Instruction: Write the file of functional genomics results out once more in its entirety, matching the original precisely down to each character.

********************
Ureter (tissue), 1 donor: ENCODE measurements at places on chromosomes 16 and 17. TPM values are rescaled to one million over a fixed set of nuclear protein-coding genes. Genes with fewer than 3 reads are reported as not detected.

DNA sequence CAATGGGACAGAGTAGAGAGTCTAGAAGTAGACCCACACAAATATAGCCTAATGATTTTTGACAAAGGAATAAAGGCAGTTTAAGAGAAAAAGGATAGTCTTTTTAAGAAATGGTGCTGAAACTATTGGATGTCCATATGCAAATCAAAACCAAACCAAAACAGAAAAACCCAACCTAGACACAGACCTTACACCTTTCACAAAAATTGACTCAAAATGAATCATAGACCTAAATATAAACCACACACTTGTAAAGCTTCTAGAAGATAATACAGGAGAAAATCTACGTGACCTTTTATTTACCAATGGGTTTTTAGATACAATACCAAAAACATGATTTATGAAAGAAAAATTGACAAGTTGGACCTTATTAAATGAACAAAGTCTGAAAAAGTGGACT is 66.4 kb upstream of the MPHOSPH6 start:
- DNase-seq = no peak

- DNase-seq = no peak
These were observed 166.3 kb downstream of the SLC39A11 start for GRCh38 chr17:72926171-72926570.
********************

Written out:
Ureter (tissue), 1 donor: ENCODE measurements at places on chromosomes 16 and 17. TPM values are rescaled to one million over a fixed set of nuclear protein-coding genes. Genes with fewer than 3 reads are reported as not detected.

DNA sequence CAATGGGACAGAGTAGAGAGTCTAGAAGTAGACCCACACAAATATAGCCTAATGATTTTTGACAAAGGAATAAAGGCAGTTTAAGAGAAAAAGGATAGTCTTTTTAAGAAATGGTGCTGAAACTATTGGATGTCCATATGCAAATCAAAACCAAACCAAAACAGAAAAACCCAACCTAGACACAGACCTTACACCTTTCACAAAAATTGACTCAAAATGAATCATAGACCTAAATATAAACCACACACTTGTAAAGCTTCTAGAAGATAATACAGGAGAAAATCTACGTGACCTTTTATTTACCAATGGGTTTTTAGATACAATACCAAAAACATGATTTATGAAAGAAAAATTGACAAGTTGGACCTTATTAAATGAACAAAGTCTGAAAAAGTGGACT is 66.4 kb upstream of the MPHOSPH6 start:
- DNase-seq = no peak

- DNase-seq = no peak
These were observed 166.3 kb downstream of the SLC39A11 start for GRCh38 chr17:72926171-72926570.